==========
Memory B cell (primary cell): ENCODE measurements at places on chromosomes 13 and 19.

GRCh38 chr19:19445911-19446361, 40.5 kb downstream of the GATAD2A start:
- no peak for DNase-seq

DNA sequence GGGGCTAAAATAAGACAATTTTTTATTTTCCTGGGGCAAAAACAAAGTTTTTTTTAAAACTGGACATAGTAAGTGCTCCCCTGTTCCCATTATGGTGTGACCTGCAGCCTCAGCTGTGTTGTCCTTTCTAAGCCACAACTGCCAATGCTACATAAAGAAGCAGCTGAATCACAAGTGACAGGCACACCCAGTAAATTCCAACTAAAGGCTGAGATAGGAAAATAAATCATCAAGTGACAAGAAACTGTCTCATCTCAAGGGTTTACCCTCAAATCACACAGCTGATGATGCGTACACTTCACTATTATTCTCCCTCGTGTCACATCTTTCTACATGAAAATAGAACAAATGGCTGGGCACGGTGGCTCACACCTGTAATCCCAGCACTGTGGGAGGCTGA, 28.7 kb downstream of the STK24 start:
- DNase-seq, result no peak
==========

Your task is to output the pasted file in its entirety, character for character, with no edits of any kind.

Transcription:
Memory B cell (primary cell): ENCODE measurements at places on chromosomes 13 and 19.

GRCh38 chr19:19445911-19446361, 40.5 kb downstream of the GATAD2A start:
- no peak for DNase-seq

DNA sequence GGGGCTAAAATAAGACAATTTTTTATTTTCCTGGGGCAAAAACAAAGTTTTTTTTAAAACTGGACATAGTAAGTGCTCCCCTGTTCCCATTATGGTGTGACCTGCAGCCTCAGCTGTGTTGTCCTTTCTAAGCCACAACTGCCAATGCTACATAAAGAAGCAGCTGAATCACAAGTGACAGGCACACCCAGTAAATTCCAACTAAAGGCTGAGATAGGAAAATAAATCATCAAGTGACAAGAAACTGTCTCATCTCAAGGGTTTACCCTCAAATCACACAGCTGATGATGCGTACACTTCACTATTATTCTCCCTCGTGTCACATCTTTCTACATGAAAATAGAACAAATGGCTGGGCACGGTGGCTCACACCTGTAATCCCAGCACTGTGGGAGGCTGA, 28.7 kb downstream of the STK24 start:
- DNase-seq, result no peak